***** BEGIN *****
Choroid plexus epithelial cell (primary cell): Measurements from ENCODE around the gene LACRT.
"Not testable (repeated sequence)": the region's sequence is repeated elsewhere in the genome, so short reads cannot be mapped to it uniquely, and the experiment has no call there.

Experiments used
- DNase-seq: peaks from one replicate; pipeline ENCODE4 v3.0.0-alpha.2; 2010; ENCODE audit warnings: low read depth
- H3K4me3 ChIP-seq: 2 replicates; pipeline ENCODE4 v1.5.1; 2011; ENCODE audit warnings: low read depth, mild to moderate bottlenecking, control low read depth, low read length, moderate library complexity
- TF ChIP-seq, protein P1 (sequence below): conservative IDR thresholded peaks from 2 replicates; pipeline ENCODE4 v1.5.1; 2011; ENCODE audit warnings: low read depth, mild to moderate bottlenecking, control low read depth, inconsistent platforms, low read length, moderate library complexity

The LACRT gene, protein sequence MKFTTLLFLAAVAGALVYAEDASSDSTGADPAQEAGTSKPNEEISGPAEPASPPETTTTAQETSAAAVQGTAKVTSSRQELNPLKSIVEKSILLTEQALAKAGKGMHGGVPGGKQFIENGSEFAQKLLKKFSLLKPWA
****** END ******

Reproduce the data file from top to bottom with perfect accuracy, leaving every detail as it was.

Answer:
Choroid plexus epithelial cell (primary cell): Measurements from ENCODE around the gene LACRT.
"Not testable (repeated sequence)": the region's sequence is repeated elsewhere in the genome, so short reads cannot be mapped to it uniquely, and the experiment has no call there.

Experiments used
- DNase-seq: peaks from one replicate; pipeline ENCODE4 v3.0.0-alpha.2; 2010; ENCODE audit warnings: low read depth
- H3K4me3 ChIP-seq: 2 replicates; pipeline ENCODE4 v1.5.1; 2011; ENCODE audit warnings: low read depth, mild to moderate bottlenecking, control low read depth, low read length, moderate library complexity
- TF ChIP-seq, protein P1 (sequence below): conservative IDR thresholded peaks from 2 replicates; pipeline ENCODE4 v1.5.1; 2011; ENCODE audit warnings: low read depth, mild to moderate bottlenecking, control low read depth, inconsistent platforms, low read length, moderate library complexity

The LACRT gene, protein sequence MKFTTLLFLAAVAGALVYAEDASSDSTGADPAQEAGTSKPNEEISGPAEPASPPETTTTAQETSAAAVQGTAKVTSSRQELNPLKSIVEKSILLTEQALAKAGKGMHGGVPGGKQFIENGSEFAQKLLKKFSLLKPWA